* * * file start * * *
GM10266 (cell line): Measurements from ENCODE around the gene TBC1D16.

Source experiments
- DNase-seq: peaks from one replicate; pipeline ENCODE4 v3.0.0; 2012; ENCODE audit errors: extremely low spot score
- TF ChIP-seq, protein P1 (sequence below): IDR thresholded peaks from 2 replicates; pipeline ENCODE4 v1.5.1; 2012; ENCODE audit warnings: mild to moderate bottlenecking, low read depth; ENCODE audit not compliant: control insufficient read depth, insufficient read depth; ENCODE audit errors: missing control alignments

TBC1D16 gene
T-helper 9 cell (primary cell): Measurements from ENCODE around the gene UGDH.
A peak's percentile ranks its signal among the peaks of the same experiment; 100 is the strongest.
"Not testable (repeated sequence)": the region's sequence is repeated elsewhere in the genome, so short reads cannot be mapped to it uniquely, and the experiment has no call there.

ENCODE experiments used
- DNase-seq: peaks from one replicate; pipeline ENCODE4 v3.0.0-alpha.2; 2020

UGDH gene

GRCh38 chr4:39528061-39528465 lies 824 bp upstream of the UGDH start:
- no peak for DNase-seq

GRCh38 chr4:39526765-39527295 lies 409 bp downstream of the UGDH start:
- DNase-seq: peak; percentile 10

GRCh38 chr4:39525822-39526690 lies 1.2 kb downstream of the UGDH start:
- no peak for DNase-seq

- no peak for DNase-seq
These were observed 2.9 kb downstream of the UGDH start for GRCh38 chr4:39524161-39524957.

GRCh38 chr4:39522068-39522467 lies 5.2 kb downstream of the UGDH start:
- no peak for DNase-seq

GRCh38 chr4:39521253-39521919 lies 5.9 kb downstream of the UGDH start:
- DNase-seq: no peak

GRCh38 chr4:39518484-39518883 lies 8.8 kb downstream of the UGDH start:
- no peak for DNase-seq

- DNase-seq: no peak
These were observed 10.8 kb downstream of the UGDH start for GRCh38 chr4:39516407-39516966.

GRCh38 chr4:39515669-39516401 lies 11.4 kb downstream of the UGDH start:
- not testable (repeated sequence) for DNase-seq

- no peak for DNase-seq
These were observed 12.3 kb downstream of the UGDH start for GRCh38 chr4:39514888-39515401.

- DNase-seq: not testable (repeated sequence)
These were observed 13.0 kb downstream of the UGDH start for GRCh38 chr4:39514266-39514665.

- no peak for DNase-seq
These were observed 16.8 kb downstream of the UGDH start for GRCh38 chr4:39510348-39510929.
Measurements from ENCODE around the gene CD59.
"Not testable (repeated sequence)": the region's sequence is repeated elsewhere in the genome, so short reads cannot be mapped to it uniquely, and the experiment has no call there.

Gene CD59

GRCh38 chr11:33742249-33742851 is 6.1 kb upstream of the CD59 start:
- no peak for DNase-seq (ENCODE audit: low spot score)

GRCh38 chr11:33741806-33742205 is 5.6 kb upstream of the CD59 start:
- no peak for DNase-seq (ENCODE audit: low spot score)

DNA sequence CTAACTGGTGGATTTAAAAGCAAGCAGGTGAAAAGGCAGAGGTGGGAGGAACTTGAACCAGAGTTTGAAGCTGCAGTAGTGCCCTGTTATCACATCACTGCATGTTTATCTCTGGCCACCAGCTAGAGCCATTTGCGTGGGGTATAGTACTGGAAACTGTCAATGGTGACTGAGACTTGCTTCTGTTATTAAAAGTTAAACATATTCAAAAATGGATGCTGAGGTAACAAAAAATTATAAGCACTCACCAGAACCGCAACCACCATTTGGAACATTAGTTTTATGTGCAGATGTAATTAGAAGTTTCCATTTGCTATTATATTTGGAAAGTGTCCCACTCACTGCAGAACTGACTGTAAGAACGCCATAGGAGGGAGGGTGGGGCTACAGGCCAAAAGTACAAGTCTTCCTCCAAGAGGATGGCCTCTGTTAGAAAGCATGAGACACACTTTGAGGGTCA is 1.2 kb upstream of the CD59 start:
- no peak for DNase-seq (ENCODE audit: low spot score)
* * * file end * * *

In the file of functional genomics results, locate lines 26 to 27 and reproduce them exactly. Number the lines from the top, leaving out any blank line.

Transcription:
- DNase-seq: no peak
These were observed 10.8 kb downstream of the UGDH start for GRCh38 chr4:39516407-39516966.